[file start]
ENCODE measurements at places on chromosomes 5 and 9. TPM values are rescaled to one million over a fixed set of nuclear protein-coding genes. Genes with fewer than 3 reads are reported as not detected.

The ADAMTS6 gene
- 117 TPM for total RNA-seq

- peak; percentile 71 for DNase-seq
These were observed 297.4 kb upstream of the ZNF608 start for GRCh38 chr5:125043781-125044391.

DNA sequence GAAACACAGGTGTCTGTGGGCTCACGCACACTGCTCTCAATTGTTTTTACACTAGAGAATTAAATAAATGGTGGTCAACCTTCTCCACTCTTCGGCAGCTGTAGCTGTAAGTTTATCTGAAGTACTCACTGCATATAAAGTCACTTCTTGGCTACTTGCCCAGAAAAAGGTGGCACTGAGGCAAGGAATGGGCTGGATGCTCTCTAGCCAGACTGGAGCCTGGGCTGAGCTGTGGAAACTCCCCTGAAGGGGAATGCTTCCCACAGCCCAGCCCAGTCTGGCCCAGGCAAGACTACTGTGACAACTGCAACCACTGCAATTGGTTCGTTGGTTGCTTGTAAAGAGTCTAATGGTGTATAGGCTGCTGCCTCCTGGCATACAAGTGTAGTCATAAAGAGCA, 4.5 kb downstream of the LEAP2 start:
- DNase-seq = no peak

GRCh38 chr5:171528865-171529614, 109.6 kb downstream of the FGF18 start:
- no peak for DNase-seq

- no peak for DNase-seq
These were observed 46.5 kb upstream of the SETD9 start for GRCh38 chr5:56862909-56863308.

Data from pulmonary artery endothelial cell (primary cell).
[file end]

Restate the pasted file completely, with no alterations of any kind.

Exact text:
ENCODE measurements at places on chromosomes 5 and 9. TPM values are rescaled to one million over a fixed set of nuclear protein-coding genes. Genes with fewer than 3 reads are reported as not detected.

The ADAMTS6 gene
- 117 TPM for total RNA-seq

- peak; percentile 71 for DNase-seq
These were observed 297.4 kb upstream of the ZNF608 start for GRCh38 chr5:125043781-125044391.

DNA sequence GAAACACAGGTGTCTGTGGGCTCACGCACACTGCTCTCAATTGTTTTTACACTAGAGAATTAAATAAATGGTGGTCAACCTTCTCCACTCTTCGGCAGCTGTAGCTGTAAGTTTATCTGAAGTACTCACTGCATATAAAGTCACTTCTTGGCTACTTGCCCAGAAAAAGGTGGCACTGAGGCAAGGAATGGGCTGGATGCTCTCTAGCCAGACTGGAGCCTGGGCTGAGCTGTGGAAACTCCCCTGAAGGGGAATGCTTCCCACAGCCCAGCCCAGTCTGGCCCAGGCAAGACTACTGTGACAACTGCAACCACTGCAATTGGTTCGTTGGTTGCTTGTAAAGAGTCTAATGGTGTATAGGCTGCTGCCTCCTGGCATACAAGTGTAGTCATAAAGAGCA, 4.5 kb downstream of the LEAP2 start:
- DNase-seq = no peak

GRCh38 chr5:171528865-171529614, 109.6 kb downstream of the FGF18 start:
- no peak for DNase-seq

- no peak for DNase-seq
These were observed 46.5 kb upstream of the SETD9 start for GRCh38 chr5:56862909-56863308.

Data from pulmonary artery endothelial cell (primary cell).